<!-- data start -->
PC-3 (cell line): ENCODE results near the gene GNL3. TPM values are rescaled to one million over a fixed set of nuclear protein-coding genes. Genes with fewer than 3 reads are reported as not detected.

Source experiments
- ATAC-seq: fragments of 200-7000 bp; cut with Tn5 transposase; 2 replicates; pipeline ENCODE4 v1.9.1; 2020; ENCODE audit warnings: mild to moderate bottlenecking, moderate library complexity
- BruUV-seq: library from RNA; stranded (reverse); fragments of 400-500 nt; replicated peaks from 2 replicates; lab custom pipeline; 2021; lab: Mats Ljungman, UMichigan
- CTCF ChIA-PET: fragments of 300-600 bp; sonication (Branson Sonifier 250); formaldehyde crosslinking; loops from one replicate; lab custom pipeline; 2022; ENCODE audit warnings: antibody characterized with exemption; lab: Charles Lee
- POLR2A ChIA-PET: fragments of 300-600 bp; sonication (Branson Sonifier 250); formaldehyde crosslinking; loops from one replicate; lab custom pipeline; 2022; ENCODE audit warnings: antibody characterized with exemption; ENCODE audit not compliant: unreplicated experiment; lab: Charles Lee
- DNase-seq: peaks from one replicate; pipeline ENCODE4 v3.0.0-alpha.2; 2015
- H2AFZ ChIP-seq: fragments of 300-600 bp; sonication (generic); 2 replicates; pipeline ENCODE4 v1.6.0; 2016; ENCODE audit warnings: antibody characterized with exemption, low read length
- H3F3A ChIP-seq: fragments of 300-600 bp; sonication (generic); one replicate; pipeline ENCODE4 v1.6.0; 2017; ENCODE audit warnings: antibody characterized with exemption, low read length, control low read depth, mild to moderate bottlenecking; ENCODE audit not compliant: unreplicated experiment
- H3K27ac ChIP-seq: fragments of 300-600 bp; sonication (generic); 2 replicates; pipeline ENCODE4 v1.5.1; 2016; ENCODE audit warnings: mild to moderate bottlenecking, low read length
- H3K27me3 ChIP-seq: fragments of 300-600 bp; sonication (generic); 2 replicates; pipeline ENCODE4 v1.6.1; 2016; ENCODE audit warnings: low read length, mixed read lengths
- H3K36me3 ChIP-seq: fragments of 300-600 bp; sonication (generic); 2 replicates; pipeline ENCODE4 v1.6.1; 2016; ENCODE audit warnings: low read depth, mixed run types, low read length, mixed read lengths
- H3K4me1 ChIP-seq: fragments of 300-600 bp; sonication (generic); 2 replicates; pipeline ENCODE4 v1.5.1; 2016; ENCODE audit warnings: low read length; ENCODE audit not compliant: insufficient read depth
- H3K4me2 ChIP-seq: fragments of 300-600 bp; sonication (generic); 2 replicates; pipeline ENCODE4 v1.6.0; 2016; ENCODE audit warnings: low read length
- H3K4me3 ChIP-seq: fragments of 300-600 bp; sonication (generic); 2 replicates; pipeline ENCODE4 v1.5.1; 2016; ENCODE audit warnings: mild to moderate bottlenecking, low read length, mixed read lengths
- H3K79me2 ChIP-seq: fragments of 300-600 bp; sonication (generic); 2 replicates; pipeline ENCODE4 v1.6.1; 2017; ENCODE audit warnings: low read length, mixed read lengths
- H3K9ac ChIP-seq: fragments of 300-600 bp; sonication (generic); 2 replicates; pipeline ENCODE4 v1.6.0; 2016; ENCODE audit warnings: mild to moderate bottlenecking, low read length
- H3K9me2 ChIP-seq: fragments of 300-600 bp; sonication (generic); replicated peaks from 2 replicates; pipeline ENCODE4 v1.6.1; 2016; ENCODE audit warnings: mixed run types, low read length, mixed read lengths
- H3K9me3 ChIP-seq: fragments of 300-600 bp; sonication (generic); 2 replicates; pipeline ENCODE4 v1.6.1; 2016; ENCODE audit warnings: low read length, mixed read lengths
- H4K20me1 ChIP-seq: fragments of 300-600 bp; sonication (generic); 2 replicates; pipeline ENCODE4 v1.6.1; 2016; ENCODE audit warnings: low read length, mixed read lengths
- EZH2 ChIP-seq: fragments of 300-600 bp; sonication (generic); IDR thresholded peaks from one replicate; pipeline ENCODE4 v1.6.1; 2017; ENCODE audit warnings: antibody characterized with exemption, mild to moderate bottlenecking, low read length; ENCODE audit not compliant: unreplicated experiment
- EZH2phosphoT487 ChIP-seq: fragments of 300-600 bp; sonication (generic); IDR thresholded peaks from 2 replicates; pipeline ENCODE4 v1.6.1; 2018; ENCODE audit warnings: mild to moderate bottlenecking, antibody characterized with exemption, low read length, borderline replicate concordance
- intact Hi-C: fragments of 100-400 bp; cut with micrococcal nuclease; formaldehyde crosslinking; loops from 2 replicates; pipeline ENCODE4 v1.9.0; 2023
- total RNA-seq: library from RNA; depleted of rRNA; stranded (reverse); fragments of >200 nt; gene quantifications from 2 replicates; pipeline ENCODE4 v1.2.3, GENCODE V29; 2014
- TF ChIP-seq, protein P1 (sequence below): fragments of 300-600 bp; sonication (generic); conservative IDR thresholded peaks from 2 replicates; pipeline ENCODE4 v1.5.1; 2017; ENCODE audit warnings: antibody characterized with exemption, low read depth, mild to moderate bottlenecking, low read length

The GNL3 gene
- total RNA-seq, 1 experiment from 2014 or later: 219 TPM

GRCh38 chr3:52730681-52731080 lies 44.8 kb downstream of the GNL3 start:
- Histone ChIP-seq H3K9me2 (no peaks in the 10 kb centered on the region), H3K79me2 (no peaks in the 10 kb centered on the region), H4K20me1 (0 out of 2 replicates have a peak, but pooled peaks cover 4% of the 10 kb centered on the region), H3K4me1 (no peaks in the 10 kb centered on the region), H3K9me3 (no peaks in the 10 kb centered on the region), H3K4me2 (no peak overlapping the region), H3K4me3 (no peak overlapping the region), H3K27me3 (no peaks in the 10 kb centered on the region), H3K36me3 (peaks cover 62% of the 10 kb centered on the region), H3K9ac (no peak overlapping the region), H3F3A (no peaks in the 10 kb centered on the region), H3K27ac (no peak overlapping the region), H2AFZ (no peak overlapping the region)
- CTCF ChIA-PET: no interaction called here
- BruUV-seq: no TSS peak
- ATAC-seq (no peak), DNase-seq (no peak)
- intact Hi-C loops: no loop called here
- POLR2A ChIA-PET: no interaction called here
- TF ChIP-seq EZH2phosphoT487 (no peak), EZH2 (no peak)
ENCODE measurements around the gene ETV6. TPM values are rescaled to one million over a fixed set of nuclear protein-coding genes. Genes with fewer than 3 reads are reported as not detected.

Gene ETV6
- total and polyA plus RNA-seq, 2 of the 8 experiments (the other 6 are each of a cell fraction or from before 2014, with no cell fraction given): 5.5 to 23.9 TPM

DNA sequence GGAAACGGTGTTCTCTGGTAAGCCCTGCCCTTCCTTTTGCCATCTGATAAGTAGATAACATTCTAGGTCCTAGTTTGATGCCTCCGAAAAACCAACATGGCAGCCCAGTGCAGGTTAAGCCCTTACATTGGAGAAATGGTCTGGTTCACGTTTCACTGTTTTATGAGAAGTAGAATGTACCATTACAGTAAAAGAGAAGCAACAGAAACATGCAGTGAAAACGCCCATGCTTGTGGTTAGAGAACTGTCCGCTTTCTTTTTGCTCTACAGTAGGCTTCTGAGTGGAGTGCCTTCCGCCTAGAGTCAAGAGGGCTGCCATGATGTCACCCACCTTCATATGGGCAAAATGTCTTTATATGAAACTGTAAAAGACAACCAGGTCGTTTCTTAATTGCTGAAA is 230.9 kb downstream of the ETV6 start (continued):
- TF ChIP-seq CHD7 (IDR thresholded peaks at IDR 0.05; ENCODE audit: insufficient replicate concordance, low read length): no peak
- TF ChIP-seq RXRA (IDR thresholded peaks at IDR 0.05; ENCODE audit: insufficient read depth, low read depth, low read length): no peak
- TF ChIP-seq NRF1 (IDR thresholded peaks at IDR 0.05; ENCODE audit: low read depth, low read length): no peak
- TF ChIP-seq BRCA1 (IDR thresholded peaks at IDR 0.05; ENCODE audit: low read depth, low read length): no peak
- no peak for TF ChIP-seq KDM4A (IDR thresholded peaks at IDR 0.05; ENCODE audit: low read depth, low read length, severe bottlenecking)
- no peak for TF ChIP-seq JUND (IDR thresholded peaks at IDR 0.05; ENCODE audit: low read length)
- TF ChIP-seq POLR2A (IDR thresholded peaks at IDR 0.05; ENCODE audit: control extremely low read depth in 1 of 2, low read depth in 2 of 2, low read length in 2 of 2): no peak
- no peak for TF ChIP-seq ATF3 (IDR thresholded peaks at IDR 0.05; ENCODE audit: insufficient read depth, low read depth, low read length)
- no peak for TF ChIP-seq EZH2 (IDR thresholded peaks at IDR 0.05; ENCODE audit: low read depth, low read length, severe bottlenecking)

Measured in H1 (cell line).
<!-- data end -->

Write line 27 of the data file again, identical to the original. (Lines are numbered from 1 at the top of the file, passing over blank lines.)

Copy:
- total RNA-seq, 1 experiment from 2014 or later: 219 TPM